Star-TV has done, as NBC is targeting the "international Indian".

JAPAN--The Ministry of Posts and Telecommunications said that the
digital broadcast system committee of its Telecommunications
Technology Council has suggested that more than one method be used for
transmission of digital signals from broadcast satellites.

On Sept. 24 the committee released a list of five tentative
transmission methods, paving the way for digital broadcast satellites
to be used to transmit regular television programming in addition to
high-definition programs. The committee is also looking into
terrestrial digital transmission methods, but it has only put together
an original draft which reflects the current realities of mobile
reception technologies.

The committee expects that each satellite repeater will transmit two
channels of high-definition programming. It listed three possible
transmission bands: 27 MHz (for a data transfer rate of 39 megabits
per second); 33 MHz (50 megabits/sec); and 36 MHz (53 megabits/sec).
It then pointed out that a single channel of high-definition
programming would need 18-22 megabits per second, suggesting that
the 27 MHz bandwidth might not be able to accommodate two channels. It
also noted that use of the 36 MHz band will require international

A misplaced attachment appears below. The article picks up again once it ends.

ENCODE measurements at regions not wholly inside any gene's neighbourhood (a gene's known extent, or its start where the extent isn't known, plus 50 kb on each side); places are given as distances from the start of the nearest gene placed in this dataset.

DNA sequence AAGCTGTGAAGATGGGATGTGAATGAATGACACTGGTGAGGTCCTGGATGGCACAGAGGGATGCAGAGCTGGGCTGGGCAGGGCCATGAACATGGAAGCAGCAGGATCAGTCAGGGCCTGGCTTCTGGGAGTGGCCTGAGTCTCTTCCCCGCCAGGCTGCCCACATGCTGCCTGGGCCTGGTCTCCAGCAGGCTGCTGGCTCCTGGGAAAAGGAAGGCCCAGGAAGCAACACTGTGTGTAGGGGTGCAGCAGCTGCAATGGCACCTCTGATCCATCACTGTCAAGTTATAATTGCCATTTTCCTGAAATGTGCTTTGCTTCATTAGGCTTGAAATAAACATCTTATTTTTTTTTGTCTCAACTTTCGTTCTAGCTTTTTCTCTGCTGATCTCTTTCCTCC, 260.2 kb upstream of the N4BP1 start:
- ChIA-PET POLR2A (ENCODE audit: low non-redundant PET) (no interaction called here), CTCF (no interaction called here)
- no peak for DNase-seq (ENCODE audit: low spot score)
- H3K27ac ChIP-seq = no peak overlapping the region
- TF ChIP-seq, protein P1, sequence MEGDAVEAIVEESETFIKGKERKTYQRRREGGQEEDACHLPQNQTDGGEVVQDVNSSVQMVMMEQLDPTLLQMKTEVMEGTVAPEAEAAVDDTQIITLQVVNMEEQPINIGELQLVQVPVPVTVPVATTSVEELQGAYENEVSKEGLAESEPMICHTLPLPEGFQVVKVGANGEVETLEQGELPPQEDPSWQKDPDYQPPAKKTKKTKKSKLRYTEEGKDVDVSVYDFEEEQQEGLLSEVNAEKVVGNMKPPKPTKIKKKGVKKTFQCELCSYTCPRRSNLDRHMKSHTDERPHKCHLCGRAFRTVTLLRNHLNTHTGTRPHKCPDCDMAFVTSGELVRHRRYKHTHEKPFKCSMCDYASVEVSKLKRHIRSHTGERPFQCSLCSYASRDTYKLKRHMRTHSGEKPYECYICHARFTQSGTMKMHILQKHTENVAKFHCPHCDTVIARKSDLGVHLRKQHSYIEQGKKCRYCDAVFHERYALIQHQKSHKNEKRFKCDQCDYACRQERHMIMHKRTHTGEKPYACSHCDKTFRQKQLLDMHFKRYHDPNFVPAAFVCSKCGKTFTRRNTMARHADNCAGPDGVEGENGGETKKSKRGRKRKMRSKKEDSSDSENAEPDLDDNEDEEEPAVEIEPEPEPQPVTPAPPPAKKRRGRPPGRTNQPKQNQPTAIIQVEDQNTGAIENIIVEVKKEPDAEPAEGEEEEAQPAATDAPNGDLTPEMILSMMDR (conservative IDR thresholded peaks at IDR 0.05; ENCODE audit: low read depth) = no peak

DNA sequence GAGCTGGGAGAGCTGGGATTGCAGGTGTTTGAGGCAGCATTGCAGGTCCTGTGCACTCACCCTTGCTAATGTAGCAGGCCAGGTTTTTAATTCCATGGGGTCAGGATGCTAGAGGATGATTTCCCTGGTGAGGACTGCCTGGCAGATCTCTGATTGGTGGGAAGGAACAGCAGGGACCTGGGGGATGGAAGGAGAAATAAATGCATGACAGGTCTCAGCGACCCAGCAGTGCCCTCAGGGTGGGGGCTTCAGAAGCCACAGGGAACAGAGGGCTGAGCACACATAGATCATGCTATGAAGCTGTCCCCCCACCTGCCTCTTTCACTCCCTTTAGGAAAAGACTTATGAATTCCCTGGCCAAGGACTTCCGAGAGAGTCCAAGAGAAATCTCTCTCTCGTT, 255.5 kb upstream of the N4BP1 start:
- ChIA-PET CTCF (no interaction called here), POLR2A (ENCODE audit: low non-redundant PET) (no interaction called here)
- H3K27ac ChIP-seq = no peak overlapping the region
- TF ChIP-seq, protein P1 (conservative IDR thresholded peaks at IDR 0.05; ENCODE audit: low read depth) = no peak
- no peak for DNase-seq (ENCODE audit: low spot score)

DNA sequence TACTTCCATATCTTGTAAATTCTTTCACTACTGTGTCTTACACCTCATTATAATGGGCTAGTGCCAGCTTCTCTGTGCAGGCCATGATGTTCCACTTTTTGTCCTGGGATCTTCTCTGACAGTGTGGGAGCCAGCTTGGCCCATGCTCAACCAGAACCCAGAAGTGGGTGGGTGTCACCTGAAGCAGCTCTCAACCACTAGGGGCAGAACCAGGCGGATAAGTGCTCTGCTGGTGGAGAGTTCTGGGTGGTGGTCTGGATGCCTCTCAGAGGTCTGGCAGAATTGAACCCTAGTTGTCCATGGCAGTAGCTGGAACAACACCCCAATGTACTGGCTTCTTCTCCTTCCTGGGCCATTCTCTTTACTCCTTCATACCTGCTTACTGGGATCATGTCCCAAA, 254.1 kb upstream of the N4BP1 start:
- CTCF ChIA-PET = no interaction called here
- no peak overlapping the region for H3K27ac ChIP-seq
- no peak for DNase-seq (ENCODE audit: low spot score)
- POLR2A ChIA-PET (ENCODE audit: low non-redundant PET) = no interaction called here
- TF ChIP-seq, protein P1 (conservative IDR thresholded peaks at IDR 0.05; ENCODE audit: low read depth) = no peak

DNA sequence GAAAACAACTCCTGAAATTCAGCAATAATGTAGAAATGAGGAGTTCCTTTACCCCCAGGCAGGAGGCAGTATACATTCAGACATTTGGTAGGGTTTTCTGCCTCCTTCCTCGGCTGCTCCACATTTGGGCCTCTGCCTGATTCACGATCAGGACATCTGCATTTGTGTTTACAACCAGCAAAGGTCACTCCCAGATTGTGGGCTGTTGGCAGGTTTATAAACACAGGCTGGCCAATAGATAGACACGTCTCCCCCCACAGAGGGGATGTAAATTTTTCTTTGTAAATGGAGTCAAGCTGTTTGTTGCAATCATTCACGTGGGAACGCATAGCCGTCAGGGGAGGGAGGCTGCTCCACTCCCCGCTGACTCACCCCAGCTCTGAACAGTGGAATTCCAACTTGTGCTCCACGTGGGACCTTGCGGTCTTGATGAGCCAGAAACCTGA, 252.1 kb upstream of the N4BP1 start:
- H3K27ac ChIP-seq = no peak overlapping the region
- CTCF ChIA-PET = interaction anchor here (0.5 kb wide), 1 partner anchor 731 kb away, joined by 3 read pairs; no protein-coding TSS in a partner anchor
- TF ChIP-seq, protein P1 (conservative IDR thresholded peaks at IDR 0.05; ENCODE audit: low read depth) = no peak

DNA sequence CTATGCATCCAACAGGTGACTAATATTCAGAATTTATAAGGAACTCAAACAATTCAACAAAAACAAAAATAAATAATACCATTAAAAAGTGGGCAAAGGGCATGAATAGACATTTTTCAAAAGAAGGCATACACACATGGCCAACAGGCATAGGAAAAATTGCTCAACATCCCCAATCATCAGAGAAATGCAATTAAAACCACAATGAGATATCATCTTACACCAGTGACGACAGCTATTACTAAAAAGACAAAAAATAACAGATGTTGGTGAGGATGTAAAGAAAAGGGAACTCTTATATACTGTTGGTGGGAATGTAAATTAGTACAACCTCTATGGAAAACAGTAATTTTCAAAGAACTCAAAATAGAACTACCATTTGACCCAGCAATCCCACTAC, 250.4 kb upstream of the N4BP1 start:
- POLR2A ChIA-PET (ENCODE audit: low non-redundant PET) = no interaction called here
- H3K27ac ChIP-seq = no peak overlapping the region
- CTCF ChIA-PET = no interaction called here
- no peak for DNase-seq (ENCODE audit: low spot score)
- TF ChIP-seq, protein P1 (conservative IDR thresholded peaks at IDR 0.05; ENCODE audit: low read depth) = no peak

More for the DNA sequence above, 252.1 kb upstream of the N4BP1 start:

coordination with neighboring countries. This month the ministry will
petition the ITU to grant Japan a wider frequency band. (Nikkei
English News)

DirecTV has tested several transponders on Superbird C at 144 degrees
East in preparation for the launch of their digital package early in
October. ("SATCO DX")

MEASAT--The ASTRO package is on Measat 2 at 148 degrees East in
addition to Measat 1, frequencies: 11.168, 11.540 and 11.602 GHz. This
version is mainly for West Malaysia and Indonesia due to its different
footprint. ("SATCO DX")

PHILIPPINES--On the new Agila 2 at 144 degrees East CNBC has started
on 4.165 GHz in PAL. ("SATCO DX")

CHINA--On Apstar 1A at 134 degrees East XJTV (Xinjiang TV) on 4.120
GHz has switched from PAL to MPEG-2. ("SATCO DX")

INDONESIA--On Palapa C2 the Indovision package on 11.500 GHz is
identical to what's on 3.500. The content of 3.580 H is also found on
11.645. Since 18 September, Indovision is also 3.460 GHz, in
MPEG-2/NDS, with some more TV channels: TVRI, RCTI, SCTV, IVM, TPI and


MURDOCH--The Fox Group will not share ownership of the Los Angeles
Dodgers with a business partner, assuming Major League Baseball
approve the sale of the team, according to a statement from Fox on
September 30. The "Los Angeles Times" had reported that such a
possibility might exist. (AP)

Some public interest groups want the Federal Communication Commission
to stop Rupert Murdoch from folding his U.S. satellite business into
Primestar Partners. The Media Access Project, the Consumers Union, the
United Church of Christ and others planned to jointly ask the FCC on
September 25 to block the deal on the grounds that it will stifle
competition in the direct-to-home satellite TV business.

"The deal would permit cable companies to absorb what would have been
a significant player in the U.S. DBS business," said Andrew
Schwartzman, president of the Media Access Project, a public interest
law firm. "It will eliminate a DBS competitor," he said.